It’s funny sometimes how my schedule of reading lines up. I’ve commented on it before. There was one horrific period where I ended up reading nothing but WWI and WWII books for almost three months straight. Plus some others in the course of the same year. It put me off books from the time period. This year it seems the Civil War is becoming popular again in literature. I’m not overloaded….yet. But I do find it amusing how these things play out. I was contacted by the author of Of Ashes and Dust and he sent me a copy of his book at no cost for me to review. Read on to see what I thought.
About Of Ashes and Dust:
Jim Robbins is a dead man, and he knows it. He’s fought Yankee and Pawnee, fought for the love of two very different women, fought for his very survival. Now, as the scenes of his life flash before him, his greatest struggle is about to begin.
Wounded in a railroad explosion, Jim reviews those moments that shaped him. From the inequities of the Antebellum South, to the horrors of the American Civil War, to the juggernaut of westward expansion, he played his part in the events that forged a nation―and not always for the better.
In his debut novel, Marc Graham explores what it is that defines a life. Is there meaning and purpose, or is it all just a series of accidents? Is a man simply the victim of circumstance, or maker of his own destiny? Perhaps most important, do his choices and actions survive him, or is his life but a stirring of ashes and dust?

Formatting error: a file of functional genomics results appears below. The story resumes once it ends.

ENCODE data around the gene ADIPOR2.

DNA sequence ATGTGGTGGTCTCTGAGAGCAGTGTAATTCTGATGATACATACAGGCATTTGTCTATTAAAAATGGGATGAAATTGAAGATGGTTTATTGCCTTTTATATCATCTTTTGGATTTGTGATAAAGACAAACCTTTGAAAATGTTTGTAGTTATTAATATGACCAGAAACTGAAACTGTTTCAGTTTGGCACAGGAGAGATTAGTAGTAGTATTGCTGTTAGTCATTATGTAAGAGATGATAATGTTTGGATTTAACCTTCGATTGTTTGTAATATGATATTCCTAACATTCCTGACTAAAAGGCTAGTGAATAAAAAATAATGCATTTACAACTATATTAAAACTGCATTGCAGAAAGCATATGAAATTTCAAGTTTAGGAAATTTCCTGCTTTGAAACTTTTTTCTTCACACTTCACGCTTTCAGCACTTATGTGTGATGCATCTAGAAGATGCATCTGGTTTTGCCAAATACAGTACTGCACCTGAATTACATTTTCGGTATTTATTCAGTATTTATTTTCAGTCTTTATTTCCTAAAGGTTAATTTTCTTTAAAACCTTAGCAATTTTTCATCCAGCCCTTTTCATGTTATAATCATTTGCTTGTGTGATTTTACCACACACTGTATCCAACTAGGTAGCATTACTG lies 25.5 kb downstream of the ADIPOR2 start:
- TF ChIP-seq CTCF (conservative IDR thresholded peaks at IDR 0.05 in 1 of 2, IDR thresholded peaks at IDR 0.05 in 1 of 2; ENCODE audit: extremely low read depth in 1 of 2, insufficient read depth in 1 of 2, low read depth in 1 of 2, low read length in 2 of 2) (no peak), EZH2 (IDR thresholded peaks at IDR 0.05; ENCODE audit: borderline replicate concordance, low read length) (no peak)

About the Author:
Marc Graham is an actor, singer, bard, engineer, Freemason, and whisky aficionado (Macallan 18, one ice cube). When not on stage, in a pub, or bound to his computer, he can be found traipsing about Colorado’s Front Range with his wife and their Greater Swiss Mountain Dog.
This novel starts of with a bang – literally. Jim Robbins, the hero of the tale gets blown up while helping to lay new railroad in Australia. As he lays dying he looks back on his life – the good, the bad and yes, the ugly. He goes all the way back to his childhood on the family farm where his father worked for the rich neighbor until he was severely injured, through the Civil War, westward expansion and more.
Jim was a young man who due to his upbringing should have finished his life much as it started – poor and uneducated but he was given an opportunity to better himself and he took advantage of whatever he could. He loved to read and he learned a valuable trade that would carry him forward the rest of his life.
This book touches on so many themes from slavery – including the treatment of slaves and runaway slaves – class differences, Masonry, immigrant policies, Indian policies and more. It’s a lot of controversy to cover in one man’s life and yet it does somehow all work. Jim is a fascinating character and a complex one. He does seem to suffer from more than his fair share of tragedy and I, being a hopeful soul was a touch distressed by this. But life is not always about the happy ending. This was a thought provoking, page turner of a book.